Joe Webb was in full afterthought mode when he was called upon to relieve an ailing and struggling Christian Ponder midway through the third quarter of Sunday's game in Detroit.
Prior to that point, Webb had played 21 snaps in the first 12 games of the season and only had been elevated to the backup QB spot once Donovan McNabb was released.
But Webb's stirring performance in the 34-28 loss to the Lions proved one thing: The Vikings need to find a way to utilize Webb's athleticism without taking too many snaps away from Ponder when he's healthy.
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Webb had prepared to start prior to the game because of Ponder's balky hip pointer injury that left him off the practice field much of the week. With extra snaps during practice, the team, for the first time in earnest, was able to expand Webb's "Blazer" package, which mainly had been in hibernation this season. The team ran a few half-hearted direct snaps to Webb in the first few games of the season and then seemed to shelf the idea as Webb was limited to one pass attempt and two rush attempts between Weeks 2-12 that included five games in which he never left the bench.
On Sunday, Webb gave the offense a shot in the arm under center full time. He immediately led scoring drives of 88 and 60 yards, cutting a 17-point deficit to six. The entire Lions' defense missed him at one point or another as Webb ran for 109 yards, including a 65-yard score. He was creating havoc against an undisciplined unit and showed that his skills are too diverse to keep stashed away for when Ponder is hurt.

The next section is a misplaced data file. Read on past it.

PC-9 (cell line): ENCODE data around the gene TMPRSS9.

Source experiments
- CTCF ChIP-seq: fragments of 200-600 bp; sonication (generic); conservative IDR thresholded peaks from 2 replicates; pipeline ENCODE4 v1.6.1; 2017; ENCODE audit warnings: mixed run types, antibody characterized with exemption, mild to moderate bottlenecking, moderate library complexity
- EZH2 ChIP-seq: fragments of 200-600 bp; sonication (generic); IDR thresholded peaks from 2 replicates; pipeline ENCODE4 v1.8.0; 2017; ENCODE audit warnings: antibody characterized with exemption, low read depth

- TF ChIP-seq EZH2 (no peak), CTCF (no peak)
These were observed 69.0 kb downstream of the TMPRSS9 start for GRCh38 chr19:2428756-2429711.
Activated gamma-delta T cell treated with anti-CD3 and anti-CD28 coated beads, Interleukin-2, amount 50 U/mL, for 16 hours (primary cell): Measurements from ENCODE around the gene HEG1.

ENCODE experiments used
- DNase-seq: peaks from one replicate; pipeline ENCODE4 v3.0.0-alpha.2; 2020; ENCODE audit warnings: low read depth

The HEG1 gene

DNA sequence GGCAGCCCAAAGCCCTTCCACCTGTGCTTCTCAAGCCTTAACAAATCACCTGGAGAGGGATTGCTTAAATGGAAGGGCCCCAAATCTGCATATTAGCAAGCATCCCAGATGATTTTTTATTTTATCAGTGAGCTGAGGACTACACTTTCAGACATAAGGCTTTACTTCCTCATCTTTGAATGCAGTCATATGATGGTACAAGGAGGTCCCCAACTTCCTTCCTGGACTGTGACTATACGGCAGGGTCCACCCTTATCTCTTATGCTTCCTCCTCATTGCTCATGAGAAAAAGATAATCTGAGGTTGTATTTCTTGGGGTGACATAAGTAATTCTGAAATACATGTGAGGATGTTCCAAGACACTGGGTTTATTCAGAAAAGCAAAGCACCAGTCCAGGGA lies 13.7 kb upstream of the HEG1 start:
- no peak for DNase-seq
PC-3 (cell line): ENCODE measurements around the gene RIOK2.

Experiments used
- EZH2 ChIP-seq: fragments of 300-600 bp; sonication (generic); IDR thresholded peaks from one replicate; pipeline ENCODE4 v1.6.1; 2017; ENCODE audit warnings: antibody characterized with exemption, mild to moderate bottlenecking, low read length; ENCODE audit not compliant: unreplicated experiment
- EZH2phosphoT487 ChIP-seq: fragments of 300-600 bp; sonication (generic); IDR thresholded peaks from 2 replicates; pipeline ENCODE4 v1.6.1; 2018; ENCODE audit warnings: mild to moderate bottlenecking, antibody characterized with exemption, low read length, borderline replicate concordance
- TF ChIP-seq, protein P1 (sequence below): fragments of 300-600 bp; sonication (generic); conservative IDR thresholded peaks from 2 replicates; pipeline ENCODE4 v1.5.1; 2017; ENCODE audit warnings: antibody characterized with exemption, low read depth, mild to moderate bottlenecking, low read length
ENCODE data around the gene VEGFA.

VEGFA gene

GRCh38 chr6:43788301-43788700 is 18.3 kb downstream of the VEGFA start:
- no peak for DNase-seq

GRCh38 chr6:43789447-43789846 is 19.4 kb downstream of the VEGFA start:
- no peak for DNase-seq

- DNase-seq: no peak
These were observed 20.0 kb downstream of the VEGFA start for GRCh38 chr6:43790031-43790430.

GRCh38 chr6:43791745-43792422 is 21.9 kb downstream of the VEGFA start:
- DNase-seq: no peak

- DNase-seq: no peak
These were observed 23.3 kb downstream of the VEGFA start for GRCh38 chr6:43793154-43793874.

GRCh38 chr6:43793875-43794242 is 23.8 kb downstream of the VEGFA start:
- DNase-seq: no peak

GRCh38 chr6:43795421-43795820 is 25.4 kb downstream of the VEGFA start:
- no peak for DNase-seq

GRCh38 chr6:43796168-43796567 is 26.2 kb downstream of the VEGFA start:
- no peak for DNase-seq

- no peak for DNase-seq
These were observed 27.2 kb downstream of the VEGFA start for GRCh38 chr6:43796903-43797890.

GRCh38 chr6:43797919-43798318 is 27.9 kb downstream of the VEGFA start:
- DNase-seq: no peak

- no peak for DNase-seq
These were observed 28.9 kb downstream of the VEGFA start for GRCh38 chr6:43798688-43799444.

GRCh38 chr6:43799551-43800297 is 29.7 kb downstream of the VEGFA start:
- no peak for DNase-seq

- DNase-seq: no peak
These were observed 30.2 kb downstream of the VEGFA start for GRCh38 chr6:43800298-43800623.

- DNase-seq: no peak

And therein lies the trick for offensive coordinator Bill Musgrave and head coach Leslie Frazier: They don't want to retard Ponder's development and yet there is a serious dearth of playmaking prowess on this offense. Adrian Peterson is a great back, and Percy Harvin is a superior slot receiver. But both are injury-prone, and there are no other game changers on the roster. Too often the past few games, Ponder has tried to force passes and be too fine; he's forced to be extra precise with his throws because the Vikings' receivers often can't separate from tight-man coverage.
Webb might never be a 60-snap offensive player. He has shown limited development as a wideout, and Ponder is unquestionably the starting quarterback who can't have his rhythm disrupted with frequent personnel changes. McNabb complained about it, but he had a point: It's harder for a QB to get into the flow when he's not running every snap under center and must shift to receiver or come off the field. That's what the Vikings want to avoid. They didn't spend the 12th pick in the 2011 draft on Ponder to make him anything less than the full-time QB.
Webb might get a series or two a game or come in for the occasional specialty play from here on out this season, but Project Webb might not get fully off the ground until the offseason. That's when Musgrave, QB coach Craig Johnson and Frazier can best identify what Webb does best under center, when to use him there and when to use him at wideout, where his development is merely in the early stages.